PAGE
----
Is the 'Rule of Law' Good for Cities? [Audio]
Speaker(s): Professor Gerald Frug | There is a widespread consensus that, everywhere in the world, urban development has to be based on the rule of law. But what is 'the rule of law'? Does any formal legal system qualify - or must it have specific requirements? If there are specific requirements, who says what they are? Does the rule of law inhibit - or does it encourage - the extent of privatisation of urban space? Does it require the abolition of informal settlements and businesses or allow th
Appropriation of Freedom: Freud's conception of the individual self-relation [Audio]
Speaker(s): Professor Axel Honneth | This lecture develops Freud's implicit idea of the freedom of the will. For Freud, the 'healthy' person is very often determined by the same kind of irrational powers to which the neurotic personality is subjected. On the basis of a 'normalised' concept of repression, Freud has to explain how a normal subject should be able to gain emancipation from these unconscious constraints of his or her will. What conception of the individual self-relationship will enab
The Logic of Life [Audio]
Speaker(s): Tim Harford | From teenage sex to the scourge of racism, Tim Harford explains why economics can provide the answers other disciplines cannot reach.Tim Harford is the author of The Undercover Economist, is a member of the Financial Times editorial board and writes a regular column for the FT magazine.
What is Wrong with Secularism of all Sorts? Priority for Democracy [Audio]
Speaker(s): Professor Veit Bader | The lecture presents a contextualised criticism of first and second order myths of secularisms and of the conflation of liberal-democratic institutions with secular ones, and argues for the priority of liberal democracy. Veit Bader holds chairs in sociology, and social and political philosophy, both at the Universiteit van Amsterdam.
Terror and Consent: The Wars for the Twenty-First Century [Audio]
Speaker(s): Professor Philip Bobbitt | The threat of terrorism is now part of the landscape of daily lives all over the world, yet we have hardly begun to think properly about it. In his new book Terror and Consent and in this lecture Professor Bobbitt argues that we are fighting these wars with weapons and concepts which though useful to us in previous conflicts have now been superseded. He aims to provide a fundamental rethinking of most generally accepted ideas about terror in the modern wor
Ancient Adversaries, Modern Friends: Hellenic-Irnaian Relations Down The Ages [Audio]
Speaker(s): Baroness Haleh Afshar, Professor Dominic Lieven; Sam Moorhead; Nigel Spivey; Professor Norman Stone | Unfortunately due to a technical fault the last fifteen minutes of this event are missing from the recording
LSE Literary Weekend - Designing Spaces for Thought [Audio]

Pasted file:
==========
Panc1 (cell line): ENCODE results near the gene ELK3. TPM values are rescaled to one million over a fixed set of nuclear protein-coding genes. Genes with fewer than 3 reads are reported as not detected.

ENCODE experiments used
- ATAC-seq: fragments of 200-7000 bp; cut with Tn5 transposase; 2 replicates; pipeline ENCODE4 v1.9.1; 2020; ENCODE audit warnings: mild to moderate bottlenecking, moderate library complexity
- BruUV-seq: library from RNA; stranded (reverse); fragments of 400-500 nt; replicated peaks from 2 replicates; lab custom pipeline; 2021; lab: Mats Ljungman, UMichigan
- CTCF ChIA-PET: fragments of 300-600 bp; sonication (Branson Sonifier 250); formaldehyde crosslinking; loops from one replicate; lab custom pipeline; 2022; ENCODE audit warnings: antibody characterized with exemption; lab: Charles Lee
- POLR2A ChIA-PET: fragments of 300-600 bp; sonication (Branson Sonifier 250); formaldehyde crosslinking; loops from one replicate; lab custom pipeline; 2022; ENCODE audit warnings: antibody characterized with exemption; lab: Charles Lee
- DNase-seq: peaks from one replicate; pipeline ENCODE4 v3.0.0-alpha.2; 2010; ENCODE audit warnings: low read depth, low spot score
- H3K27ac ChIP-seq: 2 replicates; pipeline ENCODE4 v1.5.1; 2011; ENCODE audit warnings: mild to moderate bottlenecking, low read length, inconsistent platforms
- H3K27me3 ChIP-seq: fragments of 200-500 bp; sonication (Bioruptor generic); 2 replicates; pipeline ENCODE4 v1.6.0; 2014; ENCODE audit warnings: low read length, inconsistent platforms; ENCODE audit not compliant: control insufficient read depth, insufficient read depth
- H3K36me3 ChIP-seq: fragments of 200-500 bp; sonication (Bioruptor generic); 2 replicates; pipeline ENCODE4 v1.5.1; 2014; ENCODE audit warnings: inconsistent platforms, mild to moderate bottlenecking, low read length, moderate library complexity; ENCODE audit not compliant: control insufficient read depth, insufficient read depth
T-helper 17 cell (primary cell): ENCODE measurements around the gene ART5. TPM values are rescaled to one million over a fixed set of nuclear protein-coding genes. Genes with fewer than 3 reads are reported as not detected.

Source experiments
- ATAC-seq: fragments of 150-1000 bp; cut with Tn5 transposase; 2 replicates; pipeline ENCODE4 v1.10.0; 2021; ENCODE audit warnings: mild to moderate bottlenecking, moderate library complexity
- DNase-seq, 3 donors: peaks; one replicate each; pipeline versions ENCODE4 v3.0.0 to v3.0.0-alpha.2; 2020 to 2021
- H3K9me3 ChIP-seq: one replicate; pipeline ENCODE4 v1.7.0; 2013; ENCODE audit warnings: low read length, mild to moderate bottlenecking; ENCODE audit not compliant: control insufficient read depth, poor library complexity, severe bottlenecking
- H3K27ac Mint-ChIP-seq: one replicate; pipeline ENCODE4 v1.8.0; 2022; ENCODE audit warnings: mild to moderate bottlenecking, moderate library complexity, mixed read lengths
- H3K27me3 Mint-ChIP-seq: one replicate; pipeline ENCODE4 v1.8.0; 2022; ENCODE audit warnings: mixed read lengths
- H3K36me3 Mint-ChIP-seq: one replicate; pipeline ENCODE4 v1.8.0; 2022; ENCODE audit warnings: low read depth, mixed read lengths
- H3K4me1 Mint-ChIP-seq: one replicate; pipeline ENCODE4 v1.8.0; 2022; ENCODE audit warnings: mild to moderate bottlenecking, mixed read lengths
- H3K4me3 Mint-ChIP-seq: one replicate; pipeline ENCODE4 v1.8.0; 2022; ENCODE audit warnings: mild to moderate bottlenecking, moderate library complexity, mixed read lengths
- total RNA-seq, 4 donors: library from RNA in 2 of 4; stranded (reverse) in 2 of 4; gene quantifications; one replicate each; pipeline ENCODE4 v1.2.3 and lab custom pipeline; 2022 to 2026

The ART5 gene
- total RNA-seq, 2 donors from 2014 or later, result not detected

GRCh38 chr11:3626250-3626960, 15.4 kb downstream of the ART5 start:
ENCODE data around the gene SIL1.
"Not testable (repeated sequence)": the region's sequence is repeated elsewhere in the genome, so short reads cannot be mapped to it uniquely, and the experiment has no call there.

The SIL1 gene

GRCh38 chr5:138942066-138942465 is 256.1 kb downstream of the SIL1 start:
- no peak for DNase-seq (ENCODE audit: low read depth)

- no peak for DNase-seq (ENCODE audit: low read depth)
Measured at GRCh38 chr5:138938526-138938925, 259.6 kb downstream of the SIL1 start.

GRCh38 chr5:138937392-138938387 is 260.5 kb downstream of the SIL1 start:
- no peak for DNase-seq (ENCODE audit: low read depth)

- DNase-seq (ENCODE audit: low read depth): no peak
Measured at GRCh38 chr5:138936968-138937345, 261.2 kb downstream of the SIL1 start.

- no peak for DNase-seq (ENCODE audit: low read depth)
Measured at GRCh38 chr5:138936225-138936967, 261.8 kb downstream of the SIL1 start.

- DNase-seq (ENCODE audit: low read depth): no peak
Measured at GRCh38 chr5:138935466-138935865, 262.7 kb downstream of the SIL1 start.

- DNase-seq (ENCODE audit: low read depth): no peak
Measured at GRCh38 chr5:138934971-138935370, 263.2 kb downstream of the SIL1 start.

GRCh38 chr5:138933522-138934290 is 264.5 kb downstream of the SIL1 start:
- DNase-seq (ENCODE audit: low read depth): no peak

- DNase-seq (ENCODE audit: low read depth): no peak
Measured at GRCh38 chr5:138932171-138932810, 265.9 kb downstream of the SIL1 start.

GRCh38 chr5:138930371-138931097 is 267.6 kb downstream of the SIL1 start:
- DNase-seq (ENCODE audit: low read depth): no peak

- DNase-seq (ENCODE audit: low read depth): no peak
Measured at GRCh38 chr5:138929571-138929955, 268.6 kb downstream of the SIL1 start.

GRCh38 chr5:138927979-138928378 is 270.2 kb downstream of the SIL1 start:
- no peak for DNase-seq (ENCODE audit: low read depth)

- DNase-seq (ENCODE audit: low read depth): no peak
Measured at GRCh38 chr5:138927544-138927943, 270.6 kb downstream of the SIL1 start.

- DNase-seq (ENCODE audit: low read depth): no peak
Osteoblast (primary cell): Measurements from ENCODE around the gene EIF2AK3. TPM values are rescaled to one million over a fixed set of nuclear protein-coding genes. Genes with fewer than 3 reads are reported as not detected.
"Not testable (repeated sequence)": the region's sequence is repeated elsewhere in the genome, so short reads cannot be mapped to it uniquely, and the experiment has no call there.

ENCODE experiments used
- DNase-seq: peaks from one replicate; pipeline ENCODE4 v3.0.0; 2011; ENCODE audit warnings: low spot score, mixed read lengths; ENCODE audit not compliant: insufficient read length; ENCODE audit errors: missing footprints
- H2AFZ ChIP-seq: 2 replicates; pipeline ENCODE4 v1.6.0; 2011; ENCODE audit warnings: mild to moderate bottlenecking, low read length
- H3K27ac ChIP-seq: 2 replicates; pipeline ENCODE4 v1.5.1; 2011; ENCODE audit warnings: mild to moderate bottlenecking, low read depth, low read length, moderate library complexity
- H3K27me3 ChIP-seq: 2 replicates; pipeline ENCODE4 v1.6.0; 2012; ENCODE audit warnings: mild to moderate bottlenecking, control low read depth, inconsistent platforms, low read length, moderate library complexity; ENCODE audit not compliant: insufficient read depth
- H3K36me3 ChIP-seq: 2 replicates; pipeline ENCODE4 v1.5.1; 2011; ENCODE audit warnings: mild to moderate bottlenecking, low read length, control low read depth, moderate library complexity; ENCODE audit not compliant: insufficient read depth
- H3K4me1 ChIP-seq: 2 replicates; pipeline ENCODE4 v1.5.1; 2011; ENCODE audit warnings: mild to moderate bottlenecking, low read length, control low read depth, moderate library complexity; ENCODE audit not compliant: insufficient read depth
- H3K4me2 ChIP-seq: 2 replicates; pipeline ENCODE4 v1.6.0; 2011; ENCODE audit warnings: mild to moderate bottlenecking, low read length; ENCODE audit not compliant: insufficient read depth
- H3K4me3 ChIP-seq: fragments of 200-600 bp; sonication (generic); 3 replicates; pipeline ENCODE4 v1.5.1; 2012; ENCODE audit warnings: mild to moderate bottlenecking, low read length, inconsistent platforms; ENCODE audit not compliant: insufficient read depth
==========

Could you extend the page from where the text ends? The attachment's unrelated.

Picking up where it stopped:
Speaker(s): Antony Gormley, Professor Richard Sennett; Neven Sidor | By exploring the experiential and social impacts of creating spaces for public engagement, contemplation and education - including the Fourth Plinth at Trafalgar Square and the LSE's New Academic Building - an artist, an architect and a sociologist discuss the intellectual practice of 'designing spaces for thought'.
LSE Literary Weekend - Ben Okri 'showcase' [Audio]
Speaker(s): Ben Okri | Poet in the City and LSE are honoured to be holding a special showcase event with the world famous poet and writer Ben Okri. Born in 1959 in Minna, northern Nigeria, he became world famous as a writer in 1991 when he won the Booker prize for his novel The Famished Road. Set in a Nigerian village, this was the first in a trilogy of successful novels about Azaro, a spirit child. In all he has published eight novels, and won countless awards and honours for his writing. His l
Can the EU make a difference in the Middle East? [Audio]
Speaker(s): Professor Jean-Pierre Filiu | European forces make up most of the international force in south Lebanon. The EU is the main donor to the Palestinian territories, a member of the Quartet and the initiator of the new Union for the Mediterranean. But how is all this activity to translate into a strategy for promoting peaceful co-existence in that troubled region?
The Winning Side of an Image [Audio]
Speaker(s): Adam Broomberg, Oliver Chanarin | Documentary photography is problematic. Without a witness, a victim is alone and de-humanised. We also know that victims are made for, or even by, the camera. In presenting their work produced in Afghanistan, while embedded with the British Army last June, Adam Broomberg and Oliver Chanarin attempt to highlight and compensate for these blind spots. In addition to showing The Day Nobody Died, they also present extracts from The Red House, produced in